Frank

 

Cast: Michael Fassbender, Domhnall Gleeson, Maggie Gyllenhaal, Scoot McNairy

Director: Lenny Abrahamson

Running Time: 1 hour 35 minutes

by Jericho Cerrona


Going into Lenny Abrahamson's disarming new film Frank, the most pertinent question, both in terms of the audience as well as the picture's protagonist and would-be musician Jon (Domhnall Gleeson), is "will he, or won't he take it off?" This question, of course, pertains to the papier-mâché helmet the title character played by Michael Fassbender wears throughout as a kind of initially goofy performance-art stunt. What one comes to realize over the course of Abrahamson's quirky minor gem is that Frank, the elusive ringleader of a band of avant-garde musical misfits, has a bit more going on inside that hyperactive mind than simple artistic statements. Frank too, as a film, has a bit more going on than it's Wes Anderson-esque flights of whimsy would seem to suggest. At times, it plays like a struggling artist band movie, while at others, it seems to exist as a dark comedy mixed with a takedown of the vapidity of the music business. Still, despite the picture's wobbly tone; lurching from indie quirk to macabre drama, there's an undeniable pleasure to watching Frank. it's the kind of film that seems slight on the surface, but that deepens it's focus on issues of mental illness and a tribute to fringe artists marching to their own drum as it moves into an unexpected third act.

For most of it's running time, Frank operates as a semi-reimagining of co-writer Jon Ronson's experiences working with singer/comedian Frank Sidebottom, whose alter ego also wore a giant helmet. But Abrahamson also includes commentary on the state of social media, the tenuous line between art and commerce, and the role mental illness may or may not play in artistic genius. As the film opens, we see the rather talentless Jon operating in a state of creative frustration, vainly trying to conjure inspiration by humorously staring at the ocean or catching random passersby on the street. His knack, or lack thereof, for penning cringe-inducing pop jingles on his keyboard are given a jolt of promise early on when he's abruptly thrown into the mix with a touring band called Soronprfbs after their keyboardist has a breakdown. The band, which also includes a mannequin-loving manager (Scoot McNairy), a poo-faced French guitarist (Francois Civil) a nearly mute drummer (Carla Azar), and an aggressive theremin player (Maggie Gyllenhaal), are a motley group of atonal noise rockers, led more by manic impulses than commercial viability. Jon, on the other hand, is one of those earnest English lads with dreams of stardom, if only he could find his songwriting mojo. Though there are clear links here to the avant-garde musical stylings of Captain Beefheart and Daniel Johnston, Frank seems less keen on making actual music than on being present to each and every moment, living as a kind of funnel for pure and free expression.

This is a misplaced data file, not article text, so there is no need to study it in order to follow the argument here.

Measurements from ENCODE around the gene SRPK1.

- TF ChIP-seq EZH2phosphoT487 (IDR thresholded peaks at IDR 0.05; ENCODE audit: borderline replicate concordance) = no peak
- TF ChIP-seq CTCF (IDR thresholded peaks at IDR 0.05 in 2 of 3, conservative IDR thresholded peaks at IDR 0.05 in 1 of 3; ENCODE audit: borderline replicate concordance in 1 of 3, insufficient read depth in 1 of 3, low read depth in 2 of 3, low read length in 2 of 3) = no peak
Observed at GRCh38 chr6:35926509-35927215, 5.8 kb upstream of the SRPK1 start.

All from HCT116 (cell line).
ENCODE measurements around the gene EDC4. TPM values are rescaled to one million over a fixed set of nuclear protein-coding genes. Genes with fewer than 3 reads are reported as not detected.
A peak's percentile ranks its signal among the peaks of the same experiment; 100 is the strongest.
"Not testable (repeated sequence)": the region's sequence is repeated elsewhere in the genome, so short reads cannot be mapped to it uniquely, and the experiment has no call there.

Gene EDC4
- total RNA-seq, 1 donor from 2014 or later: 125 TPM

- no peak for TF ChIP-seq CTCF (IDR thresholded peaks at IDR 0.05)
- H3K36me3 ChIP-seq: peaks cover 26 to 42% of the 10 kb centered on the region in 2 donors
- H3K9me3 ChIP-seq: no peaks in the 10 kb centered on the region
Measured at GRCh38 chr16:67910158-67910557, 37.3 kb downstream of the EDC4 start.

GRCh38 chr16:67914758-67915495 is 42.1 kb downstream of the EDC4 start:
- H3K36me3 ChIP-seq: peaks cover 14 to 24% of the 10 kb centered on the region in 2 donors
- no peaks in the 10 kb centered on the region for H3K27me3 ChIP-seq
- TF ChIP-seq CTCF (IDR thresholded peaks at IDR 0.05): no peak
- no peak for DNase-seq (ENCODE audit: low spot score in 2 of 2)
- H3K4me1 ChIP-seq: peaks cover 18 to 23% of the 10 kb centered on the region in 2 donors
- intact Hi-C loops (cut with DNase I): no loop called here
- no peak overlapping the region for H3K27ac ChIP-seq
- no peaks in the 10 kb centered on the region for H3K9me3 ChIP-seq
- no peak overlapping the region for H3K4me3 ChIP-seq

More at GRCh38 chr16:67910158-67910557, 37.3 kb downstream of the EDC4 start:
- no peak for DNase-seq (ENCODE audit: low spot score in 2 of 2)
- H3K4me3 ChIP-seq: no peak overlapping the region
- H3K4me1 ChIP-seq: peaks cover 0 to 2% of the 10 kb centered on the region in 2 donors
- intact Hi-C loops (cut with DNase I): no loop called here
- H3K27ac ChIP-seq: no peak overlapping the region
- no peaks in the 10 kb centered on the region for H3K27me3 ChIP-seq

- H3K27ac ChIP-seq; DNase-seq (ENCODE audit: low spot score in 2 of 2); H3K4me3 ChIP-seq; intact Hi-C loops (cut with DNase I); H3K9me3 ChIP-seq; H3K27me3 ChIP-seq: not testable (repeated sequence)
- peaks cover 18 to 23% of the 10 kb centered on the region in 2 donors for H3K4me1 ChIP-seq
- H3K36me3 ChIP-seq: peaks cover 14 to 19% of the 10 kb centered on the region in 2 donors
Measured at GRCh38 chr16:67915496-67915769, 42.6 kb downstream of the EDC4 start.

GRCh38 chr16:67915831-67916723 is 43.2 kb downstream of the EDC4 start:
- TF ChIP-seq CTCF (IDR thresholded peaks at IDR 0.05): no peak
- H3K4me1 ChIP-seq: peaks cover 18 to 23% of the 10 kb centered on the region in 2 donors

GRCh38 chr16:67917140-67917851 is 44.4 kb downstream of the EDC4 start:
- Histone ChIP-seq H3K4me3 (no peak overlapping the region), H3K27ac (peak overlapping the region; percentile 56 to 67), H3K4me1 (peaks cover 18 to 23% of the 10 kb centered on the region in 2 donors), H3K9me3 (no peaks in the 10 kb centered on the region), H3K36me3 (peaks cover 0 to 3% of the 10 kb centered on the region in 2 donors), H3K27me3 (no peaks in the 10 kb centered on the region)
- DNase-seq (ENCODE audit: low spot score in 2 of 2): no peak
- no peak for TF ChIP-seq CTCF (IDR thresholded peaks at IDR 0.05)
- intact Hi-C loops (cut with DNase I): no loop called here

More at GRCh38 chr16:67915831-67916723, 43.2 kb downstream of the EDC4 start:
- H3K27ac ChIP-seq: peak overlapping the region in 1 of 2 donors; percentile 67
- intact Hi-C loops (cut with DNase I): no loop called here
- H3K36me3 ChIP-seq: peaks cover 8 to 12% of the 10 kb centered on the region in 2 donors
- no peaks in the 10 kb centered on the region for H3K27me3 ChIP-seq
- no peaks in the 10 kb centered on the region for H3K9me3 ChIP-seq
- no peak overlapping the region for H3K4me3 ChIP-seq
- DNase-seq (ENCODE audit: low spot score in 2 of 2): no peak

At first, Frank plays like a typical, though decidedly off-beat, fish-out-of-water story pitting the straight-laced Jon's attempts to fit in with the band with the bewildering antics of Frank. The whole fame-chasing careerist vs. the isolated genius angle has been tackled many times before, and the sequences set at a remote cabin where the band are attempting to record an album at times threaten to become too arch for their own good. It helps, during this middle section, that Fassbender is such a game performer, losing himself in Frank's bizarre and at times endearing behavior. The idea of casting such a magnetic actor, known both for his good looks as well as his thespian abilities, as a man purposely hiding his face from the world is a bold one, both in terms of the actual performance as well as the thematic concerns. What's most interesting here is how the film deals with how social media can build faux-hype, leading to the band's inclusion on the South By Southwest music festival bill in Texas, as well as how we often frame mental illness as a road to artistic brilliance. That Frank is automatically hailed by both his bandmates and Jon as some kind of mythical figure conjuring sonic greatness, is crucial to the the way narratives are often framed around reclusive artists, as if their pain and torment is somehow connected to producing works of transformative art.

Frank doesn't delve too deeply into these thematic elements, transiting rather suddenly from a quirky lark to a more sobering study of mental illness without the probing examination the content truly deserves. Still, the fact that the film raises these ideas is noteworthy, and coupled with Abrahamson's brisk direction and Fassbender's willingness to throw himself completely into the role, gives the picture a tactile quality that's never more winning than during the moment when Frank shares his "most likable song ever" to his bandmates. As a film, Frank is also pretty likable, despite a few ill-judged moments of forced comedy and Gyllenhaal's one-note performance as a disdainful foil to Gleeson's blinding optimism. Perhaps the most surprising thing about the film is it's heart-on-its-sleeves earnestness, using a veneer of sardonic weirdness as a mask, both literal and metaphorical, to exploring the heart of a gentle man going against the status quo.